3. Run a few Speedtests
  4. Connect to the 5 GHz network
  5. Run a few more Speedtests
  6. Connect the device to whichever network performs better

Some devices have problems when using both Bluetooth and Wi-Fi. In some cases, turning Bluetooth "off" may improve Wi-Fi performance.

3. More coverage: Extenders, mesh networks, and Powerline

To extend your network's range, add a Wi-Fi repeater, which receives the signal from your Wi-Fi access point and re-broadcasts it. Place the repeater at a location as far away as possible from your Wi-Fi access point, but where the signal to the repeater is still strong. Like all Wi-Fi devices, repeaters support different protocols (802.11ac, 802.11n) and channels (2.4 GHz, 5 GHz). Where possible, consider a repeater from the same vendor as your access point.

Unfortunately, most range extenders create an additional Wi-Fi SSID (i.e., Service Set IDentifier — or the public name of a Wi-Fi network). That means you need to configure and choose when to connect your devices to the extender or to the main access point.

To provide Wi-Fi to a large area without extra SSIDs, consider a mesh network. Connect one mesh device to a "wired" connection, then plug in additional mesh devices to power outlets in locations nearby. Each mesh device acts as a repeater. Small business or home offices can create mesh networks with devices from Open-Mesh.com. (Open-Mesh is an alternative to Cisco Meraki solutions.)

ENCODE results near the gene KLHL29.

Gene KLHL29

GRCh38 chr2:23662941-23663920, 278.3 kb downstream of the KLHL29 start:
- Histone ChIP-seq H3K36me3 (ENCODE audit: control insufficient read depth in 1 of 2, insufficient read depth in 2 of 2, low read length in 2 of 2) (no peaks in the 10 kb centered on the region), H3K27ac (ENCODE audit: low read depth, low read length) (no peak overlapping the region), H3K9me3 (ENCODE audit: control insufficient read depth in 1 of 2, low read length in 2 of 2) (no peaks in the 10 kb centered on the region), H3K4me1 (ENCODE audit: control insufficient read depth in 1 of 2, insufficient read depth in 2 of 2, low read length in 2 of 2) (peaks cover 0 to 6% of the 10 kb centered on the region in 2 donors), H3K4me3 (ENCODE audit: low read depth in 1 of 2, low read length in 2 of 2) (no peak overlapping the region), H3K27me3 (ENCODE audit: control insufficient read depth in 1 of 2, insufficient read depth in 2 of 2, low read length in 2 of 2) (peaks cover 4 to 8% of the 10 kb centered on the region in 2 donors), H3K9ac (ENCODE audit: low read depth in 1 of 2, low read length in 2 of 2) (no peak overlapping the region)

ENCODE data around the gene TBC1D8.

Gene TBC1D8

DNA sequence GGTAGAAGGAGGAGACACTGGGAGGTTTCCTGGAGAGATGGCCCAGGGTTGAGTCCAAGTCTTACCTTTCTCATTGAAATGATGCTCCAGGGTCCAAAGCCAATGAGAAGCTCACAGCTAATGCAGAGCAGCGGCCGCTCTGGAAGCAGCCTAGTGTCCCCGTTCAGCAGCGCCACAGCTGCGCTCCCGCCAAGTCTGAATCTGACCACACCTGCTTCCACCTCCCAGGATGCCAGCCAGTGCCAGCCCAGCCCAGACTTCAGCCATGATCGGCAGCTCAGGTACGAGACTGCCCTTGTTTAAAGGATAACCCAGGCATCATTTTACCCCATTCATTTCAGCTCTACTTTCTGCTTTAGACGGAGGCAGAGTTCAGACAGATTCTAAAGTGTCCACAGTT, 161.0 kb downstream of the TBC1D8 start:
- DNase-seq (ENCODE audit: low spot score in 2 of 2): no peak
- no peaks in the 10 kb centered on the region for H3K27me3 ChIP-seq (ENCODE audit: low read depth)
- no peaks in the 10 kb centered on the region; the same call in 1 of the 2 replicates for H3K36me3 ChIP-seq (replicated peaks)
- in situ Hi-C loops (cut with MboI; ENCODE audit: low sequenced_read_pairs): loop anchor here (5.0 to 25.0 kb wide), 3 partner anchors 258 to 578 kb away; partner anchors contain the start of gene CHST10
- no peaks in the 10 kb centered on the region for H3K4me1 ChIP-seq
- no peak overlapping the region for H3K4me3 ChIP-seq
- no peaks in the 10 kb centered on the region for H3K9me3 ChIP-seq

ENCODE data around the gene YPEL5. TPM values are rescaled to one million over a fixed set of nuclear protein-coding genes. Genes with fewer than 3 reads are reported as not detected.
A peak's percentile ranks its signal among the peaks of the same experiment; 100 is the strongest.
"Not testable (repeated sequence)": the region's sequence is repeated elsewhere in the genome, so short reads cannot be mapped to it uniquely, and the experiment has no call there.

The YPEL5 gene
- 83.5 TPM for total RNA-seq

For home offices, Powerline devices convey your internet connection over your home's power lines. This may make it possible to obtain a connection in a location where Wi-Fi is weak. The source Powerline device plugs into your Wi-Fi router, and destination Powerline devices plug into outlets on the same power circuit. The destination devices can provide Ethernet connectivity, or (in some cases) serve as an additional Wi-Fi access point and SSID. House wiring varies significantly: you may obtain different speeds by placing the Powerline devices in different outlets throughout the house.

4. Manage bandwidth with app settings

Some apps offer settings to reduce the bandwidth used:

In a limited bandwidth environment, these setting may have a noticeable impact on app and network performance.

Keep tuning

Upgraded equipment, smart channel selection, and bandwidth settings are just the start. Wi-Fi speed improvements also may result from moving your router, tweaking DNS settings, or even installing new firmware. In many cases, your internet connection, not your Wi-Fi devices, may be the limiting factor in your connection speed.

What sort of Wi-Fi networking setups have you seen small businesses adopt? In your professional experience, are slow networks still an issue? Share your thoughts in the discussion thread below.

About Andy Wolber

Andy Wolber helps people understand and leverage technology for social impact. He resides in Ann Arbor, MI with his wife, Liz, and daughter, Katie.

Editor's Picks

Free Newsletters, In your Inbox